February 3, 2023

Sri Lanka’s fiscal austerity measures are painful; but necessary step towards right direction

3 min read

Sri Lanka money Rupee, banknotes and coins.

The new revenue proposals plan to raise Rs. 295 billion per annum, constituting about 20% incremental revenue assuming last year’s economic activity level, according to NDB Securities.

The austerity measures are likely to be painful in an environment where inflation is roaring, the economy is gradually recovering from the pandemic, and tight monetary reins are in place. However, these adjustments are a necessary evil ahead of the debt restructuring plans. A strong commitment to fiscal discipline and conformity to fiscal rules are pre-requisites for an IMF program and to (even) access short-term bridging loans.

The tax cuts in late-2019 are estimated to have shaved off around Rs. 500 billion in revenue, resulting in the budget deficit expanding to over 12% of GDP in 2021. This exerted pressure on multiple fronts. The lack of access to international capital markets, and entirely relying on domestic sources for deficit financing impacted the liquidity in the financial system, while the Central Bank’s monetary financing impacted price stability and the external value of the currency.

Sri Lanka’s elevated budget deficits are usually preceded by election cycles, due to poor fiscal discipline
and fiscal rule. In addition, the populace is used to welfarism and a ‘subsidy mindset’, which makes sustainable fiscal adjustments unpopular. However, we NDB Securities observe a change in perception towards some of these hard (yet necessary) reforms given the dire economic crisis.

It welcomed the less-steep hike in the VAT rate, which is an Indirect taxes are regressive by design. The VAT rate is increased from 8% to 12%, and the new rate is less than what it used to be (15%) prior to tax cuts in 2019. The VAT free threshold is revised down to LKR 120 Mn/annum vs. LKR 300 Mn. Restoring VAT to 2019 could have disproportionately impacted the low income households before.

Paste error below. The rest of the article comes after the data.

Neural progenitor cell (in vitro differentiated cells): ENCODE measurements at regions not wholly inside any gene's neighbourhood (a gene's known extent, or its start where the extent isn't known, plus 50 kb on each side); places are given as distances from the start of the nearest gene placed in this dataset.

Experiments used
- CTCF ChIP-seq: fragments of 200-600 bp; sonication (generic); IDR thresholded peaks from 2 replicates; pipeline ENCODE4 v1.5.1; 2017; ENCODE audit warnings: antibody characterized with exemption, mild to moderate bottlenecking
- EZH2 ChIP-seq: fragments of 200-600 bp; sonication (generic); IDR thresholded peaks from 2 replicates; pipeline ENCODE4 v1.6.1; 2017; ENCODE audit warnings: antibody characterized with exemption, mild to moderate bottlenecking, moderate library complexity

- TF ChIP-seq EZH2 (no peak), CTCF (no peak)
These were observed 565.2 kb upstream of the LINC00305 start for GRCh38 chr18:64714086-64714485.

The increase of existing standard Standard Corporate Income Tax (CIT) to 30% (from 24%) from October 2022 is considered to be another progressive tax proposal. The government is planning to raise nearly a fourth of incremental revenue through changes in the CIT. The revenue proposals also include the removal of certain tax holidays. . Foreign direct investments to Sri Lanka have been significantly low over the past few years (generally USD 1 Bn per annum), despite giving years of fiscal incentives, by way of tax breaks. Tax exemptions and holidays given by the Board of Investment (BOI) have led to approximately 1% of GDP revenue loss per annum (Kelegama, 2009). In 2016, the Ceylon Chamber of Commerce (CCC) proposed that all the minimum investment thresholds, tax holidays, and associated conditionalities need to be revisited/amended in order to be more realistic and have contemporary relevance while providing a
greater focus on attracting FDI in line with the country’s development needs

Empirically, fiscal adjustments are usually followed by a contraction in growth in the short run. Given the effect of the pandemic and the recent monetary tightening, Sri Lanka’s fiscal consolidation measures are likely to come at the expense of growth temporarily.However, the persistent fiscal weaknesses have led to serious macroeconomic imbalances in terms of price stability, financial systems’ stability, debt servicing and a weak currency, which call for making fiscal austerity a priority.

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